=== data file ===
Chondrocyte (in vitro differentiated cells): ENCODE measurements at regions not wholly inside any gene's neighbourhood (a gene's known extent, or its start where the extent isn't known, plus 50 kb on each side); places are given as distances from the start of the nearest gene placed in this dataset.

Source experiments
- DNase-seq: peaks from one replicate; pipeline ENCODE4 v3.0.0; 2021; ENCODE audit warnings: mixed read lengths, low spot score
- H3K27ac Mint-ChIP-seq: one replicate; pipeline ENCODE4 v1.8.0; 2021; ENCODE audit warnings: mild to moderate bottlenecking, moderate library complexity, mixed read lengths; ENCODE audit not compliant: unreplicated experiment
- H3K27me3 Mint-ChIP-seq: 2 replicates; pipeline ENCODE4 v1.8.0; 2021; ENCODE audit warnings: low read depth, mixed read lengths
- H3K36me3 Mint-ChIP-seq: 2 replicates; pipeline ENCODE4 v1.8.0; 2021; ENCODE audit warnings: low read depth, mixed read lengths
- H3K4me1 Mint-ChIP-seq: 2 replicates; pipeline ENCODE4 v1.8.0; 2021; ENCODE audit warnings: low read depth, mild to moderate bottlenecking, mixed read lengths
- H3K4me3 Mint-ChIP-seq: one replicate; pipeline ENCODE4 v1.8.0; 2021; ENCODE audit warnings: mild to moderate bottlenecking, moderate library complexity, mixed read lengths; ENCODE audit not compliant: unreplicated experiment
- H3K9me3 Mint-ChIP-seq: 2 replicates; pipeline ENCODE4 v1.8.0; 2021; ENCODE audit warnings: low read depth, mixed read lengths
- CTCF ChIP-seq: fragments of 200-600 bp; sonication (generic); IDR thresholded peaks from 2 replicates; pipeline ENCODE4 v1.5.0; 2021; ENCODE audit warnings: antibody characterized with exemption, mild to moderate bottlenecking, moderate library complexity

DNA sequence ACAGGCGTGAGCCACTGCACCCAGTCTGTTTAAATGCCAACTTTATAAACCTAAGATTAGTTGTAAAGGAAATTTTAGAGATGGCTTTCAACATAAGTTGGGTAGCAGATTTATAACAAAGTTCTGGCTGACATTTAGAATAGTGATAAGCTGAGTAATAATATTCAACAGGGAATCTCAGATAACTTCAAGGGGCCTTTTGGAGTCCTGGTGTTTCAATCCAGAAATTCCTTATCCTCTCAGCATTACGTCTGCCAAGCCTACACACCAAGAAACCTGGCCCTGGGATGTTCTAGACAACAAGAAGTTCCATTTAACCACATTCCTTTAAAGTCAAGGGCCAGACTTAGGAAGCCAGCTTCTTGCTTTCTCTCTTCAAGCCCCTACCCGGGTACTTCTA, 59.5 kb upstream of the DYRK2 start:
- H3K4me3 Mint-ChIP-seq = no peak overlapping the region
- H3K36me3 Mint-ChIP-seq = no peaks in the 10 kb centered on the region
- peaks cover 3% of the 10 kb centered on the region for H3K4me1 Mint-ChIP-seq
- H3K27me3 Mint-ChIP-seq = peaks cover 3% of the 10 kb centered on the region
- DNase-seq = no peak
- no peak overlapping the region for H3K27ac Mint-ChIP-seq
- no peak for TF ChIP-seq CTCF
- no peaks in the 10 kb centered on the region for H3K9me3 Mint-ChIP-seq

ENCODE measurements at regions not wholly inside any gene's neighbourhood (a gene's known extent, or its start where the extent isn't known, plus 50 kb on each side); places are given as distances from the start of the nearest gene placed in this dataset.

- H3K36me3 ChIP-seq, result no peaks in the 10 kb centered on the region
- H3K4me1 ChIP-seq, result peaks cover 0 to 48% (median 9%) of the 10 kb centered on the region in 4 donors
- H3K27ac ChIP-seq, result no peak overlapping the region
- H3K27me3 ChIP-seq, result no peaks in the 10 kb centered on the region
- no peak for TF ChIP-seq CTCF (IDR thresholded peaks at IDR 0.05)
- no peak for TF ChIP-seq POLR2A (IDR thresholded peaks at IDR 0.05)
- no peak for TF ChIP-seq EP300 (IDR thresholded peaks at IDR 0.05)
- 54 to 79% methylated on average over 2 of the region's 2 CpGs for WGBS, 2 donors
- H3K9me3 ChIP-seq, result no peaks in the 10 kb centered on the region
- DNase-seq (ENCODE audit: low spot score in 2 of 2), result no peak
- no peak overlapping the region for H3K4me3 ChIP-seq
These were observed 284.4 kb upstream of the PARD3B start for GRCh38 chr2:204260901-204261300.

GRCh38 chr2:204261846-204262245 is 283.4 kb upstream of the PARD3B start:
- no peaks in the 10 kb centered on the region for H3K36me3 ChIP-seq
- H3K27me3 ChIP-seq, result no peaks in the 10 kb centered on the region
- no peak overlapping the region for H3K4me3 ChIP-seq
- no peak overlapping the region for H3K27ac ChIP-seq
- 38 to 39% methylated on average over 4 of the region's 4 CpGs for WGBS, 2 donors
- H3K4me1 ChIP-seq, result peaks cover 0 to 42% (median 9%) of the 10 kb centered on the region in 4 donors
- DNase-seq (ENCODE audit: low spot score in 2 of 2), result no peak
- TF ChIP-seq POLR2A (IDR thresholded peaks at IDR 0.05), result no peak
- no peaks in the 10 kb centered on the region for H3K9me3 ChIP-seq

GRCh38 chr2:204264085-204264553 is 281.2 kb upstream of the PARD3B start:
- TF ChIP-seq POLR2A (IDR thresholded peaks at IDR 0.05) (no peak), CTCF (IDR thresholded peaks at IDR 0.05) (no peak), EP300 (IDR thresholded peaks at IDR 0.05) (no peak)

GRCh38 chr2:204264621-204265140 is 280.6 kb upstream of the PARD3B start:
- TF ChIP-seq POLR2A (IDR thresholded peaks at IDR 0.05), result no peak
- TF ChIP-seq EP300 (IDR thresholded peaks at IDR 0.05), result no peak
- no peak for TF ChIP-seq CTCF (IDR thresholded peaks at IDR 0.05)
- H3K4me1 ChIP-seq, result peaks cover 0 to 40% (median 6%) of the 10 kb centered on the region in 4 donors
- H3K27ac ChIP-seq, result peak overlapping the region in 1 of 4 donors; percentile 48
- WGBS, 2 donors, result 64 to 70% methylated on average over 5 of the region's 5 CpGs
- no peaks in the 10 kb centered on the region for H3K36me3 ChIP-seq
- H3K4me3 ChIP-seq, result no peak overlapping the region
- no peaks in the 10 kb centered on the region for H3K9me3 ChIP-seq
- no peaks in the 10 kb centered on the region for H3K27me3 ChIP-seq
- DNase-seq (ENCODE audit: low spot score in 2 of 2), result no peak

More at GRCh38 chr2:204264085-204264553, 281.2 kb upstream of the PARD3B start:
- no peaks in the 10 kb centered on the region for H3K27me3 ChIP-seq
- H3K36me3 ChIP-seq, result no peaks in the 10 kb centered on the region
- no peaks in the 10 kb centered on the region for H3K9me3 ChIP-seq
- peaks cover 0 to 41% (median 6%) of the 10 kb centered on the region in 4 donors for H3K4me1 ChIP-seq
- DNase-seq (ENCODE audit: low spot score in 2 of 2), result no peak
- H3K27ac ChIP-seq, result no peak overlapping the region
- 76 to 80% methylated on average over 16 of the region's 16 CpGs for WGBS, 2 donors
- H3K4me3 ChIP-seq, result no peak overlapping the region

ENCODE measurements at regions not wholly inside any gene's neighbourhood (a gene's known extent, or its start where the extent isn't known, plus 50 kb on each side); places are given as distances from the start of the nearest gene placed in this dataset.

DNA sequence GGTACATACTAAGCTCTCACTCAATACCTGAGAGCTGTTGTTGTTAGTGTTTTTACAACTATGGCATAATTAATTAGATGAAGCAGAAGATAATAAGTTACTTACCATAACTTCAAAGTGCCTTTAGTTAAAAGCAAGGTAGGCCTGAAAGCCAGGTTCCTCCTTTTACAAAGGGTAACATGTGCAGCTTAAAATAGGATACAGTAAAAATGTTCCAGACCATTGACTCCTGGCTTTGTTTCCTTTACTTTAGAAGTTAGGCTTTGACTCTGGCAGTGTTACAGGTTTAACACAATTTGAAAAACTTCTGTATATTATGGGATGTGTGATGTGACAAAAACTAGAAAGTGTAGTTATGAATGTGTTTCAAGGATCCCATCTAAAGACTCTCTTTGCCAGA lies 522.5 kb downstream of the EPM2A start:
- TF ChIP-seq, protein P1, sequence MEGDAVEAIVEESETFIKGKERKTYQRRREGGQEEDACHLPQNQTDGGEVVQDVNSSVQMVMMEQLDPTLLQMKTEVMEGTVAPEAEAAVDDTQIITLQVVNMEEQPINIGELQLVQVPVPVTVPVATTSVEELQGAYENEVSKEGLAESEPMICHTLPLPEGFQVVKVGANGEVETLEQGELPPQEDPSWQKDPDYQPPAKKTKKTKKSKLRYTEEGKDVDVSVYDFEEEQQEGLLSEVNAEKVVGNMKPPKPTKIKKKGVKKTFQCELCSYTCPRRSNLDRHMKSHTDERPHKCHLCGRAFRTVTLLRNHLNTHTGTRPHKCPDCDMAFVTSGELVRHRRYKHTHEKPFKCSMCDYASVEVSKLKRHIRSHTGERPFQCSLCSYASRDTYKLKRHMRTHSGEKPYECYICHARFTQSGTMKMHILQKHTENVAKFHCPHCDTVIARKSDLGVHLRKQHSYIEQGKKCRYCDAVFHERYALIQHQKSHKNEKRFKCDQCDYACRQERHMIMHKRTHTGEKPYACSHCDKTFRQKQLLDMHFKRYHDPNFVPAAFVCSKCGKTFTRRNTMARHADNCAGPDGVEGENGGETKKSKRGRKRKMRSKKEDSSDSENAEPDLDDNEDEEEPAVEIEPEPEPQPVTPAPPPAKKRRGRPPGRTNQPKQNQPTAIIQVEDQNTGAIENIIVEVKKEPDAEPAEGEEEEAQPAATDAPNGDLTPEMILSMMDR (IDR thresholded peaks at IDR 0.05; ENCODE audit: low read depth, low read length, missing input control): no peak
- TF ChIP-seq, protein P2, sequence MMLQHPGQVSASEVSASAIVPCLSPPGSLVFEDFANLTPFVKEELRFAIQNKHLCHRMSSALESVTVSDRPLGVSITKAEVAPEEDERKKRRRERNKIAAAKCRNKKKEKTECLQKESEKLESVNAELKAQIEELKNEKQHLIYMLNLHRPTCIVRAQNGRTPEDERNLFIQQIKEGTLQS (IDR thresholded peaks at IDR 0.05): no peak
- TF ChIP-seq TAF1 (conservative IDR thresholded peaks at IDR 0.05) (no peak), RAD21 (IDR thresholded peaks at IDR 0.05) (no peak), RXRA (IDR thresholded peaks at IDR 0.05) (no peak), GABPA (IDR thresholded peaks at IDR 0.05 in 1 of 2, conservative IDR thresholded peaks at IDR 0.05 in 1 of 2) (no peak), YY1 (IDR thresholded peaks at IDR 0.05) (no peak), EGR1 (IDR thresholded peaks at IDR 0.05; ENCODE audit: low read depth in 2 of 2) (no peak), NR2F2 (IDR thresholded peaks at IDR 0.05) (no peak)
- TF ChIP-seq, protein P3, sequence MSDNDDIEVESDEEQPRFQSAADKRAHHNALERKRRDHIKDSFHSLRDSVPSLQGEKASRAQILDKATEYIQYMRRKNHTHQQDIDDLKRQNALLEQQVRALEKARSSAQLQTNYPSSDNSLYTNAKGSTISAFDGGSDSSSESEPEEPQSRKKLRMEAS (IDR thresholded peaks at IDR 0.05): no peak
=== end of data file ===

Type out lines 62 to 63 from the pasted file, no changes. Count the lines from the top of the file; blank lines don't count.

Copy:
- DNase-seq (ENCODE audit: low spot score in 2 of 2), result no peak
- H3K27ac ChIP-seq, result no peak overlapping the region